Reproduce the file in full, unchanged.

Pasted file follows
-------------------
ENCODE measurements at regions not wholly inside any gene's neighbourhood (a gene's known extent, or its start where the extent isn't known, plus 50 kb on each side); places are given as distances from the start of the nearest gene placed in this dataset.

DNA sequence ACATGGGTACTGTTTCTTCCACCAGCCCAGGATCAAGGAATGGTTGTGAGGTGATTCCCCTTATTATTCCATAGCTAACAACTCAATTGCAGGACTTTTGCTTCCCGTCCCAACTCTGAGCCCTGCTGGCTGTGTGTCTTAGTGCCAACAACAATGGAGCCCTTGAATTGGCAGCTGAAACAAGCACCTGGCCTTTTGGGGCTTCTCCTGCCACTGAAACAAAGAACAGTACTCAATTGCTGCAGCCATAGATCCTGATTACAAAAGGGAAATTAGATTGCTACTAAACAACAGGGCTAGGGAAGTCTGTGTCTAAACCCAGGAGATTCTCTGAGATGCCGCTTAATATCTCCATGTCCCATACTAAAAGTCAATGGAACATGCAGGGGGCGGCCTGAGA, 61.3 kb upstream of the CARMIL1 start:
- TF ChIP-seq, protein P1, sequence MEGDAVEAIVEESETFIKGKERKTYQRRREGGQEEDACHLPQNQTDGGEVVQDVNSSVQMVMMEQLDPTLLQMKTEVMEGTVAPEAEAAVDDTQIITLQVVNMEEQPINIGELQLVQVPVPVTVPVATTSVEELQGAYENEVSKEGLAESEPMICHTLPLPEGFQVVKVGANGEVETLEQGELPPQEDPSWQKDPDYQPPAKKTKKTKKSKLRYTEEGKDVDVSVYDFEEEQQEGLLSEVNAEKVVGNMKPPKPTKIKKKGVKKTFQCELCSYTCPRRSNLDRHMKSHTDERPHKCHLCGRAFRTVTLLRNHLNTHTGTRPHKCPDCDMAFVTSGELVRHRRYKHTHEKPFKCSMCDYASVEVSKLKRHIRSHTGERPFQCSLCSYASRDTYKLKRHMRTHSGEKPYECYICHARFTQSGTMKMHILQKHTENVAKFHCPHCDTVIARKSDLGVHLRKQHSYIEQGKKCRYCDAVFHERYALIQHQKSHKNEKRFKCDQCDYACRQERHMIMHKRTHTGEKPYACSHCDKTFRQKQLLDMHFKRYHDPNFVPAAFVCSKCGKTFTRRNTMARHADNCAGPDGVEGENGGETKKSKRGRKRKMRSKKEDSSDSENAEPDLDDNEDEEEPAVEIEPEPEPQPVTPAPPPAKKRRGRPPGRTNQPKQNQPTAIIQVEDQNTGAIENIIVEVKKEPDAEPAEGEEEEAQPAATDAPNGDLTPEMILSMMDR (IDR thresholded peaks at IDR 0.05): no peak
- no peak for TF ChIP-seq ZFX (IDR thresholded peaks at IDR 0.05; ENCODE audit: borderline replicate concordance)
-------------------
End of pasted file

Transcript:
ENCODE measurements at regions not wholly inside any gene's neighbourhood (a gene's known extent, or its start where the extent isn't known, plus 50 kb on each side); places are given as distances from the start of the nearest gene placed in this dataset.

DNA sequence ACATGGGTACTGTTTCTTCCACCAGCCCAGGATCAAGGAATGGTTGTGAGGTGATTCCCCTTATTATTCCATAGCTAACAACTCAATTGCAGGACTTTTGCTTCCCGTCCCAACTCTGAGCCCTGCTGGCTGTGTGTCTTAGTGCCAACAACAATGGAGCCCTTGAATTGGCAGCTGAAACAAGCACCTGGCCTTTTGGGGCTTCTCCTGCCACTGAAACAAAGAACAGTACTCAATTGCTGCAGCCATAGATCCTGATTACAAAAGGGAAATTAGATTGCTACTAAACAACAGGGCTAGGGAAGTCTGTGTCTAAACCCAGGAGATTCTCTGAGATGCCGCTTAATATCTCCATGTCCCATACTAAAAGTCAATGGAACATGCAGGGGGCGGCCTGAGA, 61.3 kb upstream of the CARMIL1 start:
- TF ChIP-seq, protein P1, sequence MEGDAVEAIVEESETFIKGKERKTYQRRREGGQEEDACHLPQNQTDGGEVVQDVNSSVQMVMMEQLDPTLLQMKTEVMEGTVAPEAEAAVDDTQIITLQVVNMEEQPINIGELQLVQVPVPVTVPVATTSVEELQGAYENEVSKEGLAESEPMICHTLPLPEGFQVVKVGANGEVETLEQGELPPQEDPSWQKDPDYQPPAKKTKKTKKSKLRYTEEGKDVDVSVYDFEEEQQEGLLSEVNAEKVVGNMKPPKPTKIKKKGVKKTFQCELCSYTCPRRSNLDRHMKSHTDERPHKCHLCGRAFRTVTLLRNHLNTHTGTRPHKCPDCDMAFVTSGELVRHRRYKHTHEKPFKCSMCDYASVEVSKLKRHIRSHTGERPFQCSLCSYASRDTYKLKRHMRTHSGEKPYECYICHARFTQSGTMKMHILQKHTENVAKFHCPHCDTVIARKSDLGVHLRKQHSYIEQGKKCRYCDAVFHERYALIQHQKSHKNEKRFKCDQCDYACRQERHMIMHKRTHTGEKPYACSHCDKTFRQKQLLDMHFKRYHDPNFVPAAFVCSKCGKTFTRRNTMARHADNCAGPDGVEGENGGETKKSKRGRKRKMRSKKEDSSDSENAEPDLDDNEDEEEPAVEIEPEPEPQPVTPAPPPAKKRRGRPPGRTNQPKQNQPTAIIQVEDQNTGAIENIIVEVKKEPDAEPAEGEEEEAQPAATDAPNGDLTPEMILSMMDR (IDR thresholded peaks at IDR 0.05): no peak
- no peak for TF ChIP-seq ZFX (IDR thresholded peaks at IDR 0.05; ENCODE audit: borderline replicate concordance)